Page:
Joint Law Enforcement Action Takes Down VPN Service

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An international law enforcement collaboration has targeted the users and infrastructure of, rendering it no longer available.

The action was taken in response to the use of the VPN provider’s service to support cybercrime activities, including ransomware deployment.

Europol worked with 10 national law enforcement agencies to conduct the coordinated operation in Germany, the Netherlands, Canada, the Czech Republic, France, Hungary, Latvia, Ukraine, the US and the UK. This led to the seizure or disruption of 15 servers that hosted’s service on January 17, making it unavailable.

The operation, led by the Central Criminal Office of the Hannover Police Department in Germany, took place under Europol’s EMPACT security framework objective Cybercrime - Attacks Against Information Systems.

Europol revealed the strike followed multiple investigations showing that cyber-criminals were using’s service to facilitate activities such as malware distribution. In addition, it was regularly used to help set up infrastructure and communications behind ransomware campaigns and as its actual deployment. Investigators even discovered the service was being advertised on the dark web.

Law enforcement also identified over 100 businesses at risk of cyber-attacks as a result of these investigations. They are now helping potential victims to mitigate their exposure. was established in 2008, offering users online anonymity via services based on OpenVPN technology and 2048-bit encryption. It also provided double VPN, with servers located in multiple countries. This offering made it attractive to cyber-criminals seeking to avoid detection by law enforcement.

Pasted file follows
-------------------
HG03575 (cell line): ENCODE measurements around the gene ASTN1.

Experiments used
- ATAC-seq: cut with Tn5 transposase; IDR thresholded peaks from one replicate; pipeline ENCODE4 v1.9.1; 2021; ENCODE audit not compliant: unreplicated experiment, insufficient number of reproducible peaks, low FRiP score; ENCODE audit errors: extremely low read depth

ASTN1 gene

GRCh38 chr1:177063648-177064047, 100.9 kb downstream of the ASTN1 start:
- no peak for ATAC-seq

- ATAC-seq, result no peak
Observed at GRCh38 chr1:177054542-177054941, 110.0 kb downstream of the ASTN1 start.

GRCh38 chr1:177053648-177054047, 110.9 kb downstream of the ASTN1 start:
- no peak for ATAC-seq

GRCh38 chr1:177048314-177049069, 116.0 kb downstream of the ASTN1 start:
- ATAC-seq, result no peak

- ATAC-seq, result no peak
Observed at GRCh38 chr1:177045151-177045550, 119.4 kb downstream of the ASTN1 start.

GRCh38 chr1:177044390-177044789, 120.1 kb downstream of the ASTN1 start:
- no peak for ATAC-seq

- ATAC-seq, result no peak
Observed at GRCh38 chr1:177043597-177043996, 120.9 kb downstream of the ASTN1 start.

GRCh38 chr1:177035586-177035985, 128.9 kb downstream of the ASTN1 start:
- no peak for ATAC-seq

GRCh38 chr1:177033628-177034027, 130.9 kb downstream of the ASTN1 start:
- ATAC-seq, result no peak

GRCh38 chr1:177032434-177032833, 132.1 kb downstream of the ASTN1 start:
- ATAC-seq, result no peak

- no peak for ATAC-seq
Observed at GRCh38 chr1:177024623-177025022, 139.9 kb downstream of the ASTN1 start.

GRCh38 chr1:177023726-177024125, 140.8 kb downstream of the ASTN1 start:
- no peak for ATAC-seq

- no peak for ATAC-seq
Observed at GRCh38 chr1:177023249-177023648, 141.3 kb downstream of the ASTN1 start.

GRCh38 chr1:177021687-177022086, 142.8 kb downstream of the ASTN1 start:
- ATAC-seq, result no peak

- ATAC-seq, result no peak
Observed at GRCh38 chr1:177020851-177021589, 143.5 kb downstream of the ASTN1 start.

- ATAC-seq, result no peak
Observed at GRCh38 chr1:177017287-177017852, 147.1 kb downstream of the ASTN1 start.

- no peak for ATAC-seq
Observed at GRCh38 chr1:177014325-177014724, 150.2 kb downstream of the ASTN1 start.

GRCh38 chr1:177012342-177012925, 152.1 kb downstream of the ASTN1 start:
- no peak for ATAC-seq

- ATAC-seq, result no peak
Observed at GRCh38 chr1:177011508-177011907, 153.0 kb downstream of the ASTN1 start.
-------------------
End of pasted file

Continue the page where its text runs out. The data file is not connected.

Commenting on the action, head of Europol’s European Cybercrime Centre, Edvardas Šileris, said: “The actions carried out under this investigation make clear that criminals are running out of ways to hide their tracks online. Each investigation we undertake informs the next, and the information gained on potential victims means we may have pre-empted several serious cyber-attacks and data breaches.”

Chief of Hanover Police Department, Volker Kluwe, added: “One important aspect of this action is also to show that, if service providers support illegal action and do not provide any information on legal requests from law enforcement authorities, that these services are not bulletproof. This operation shows the result of effective cooperation of international law enforcement agencies, which makes it possible to shut down a global network and destroy such brands.”

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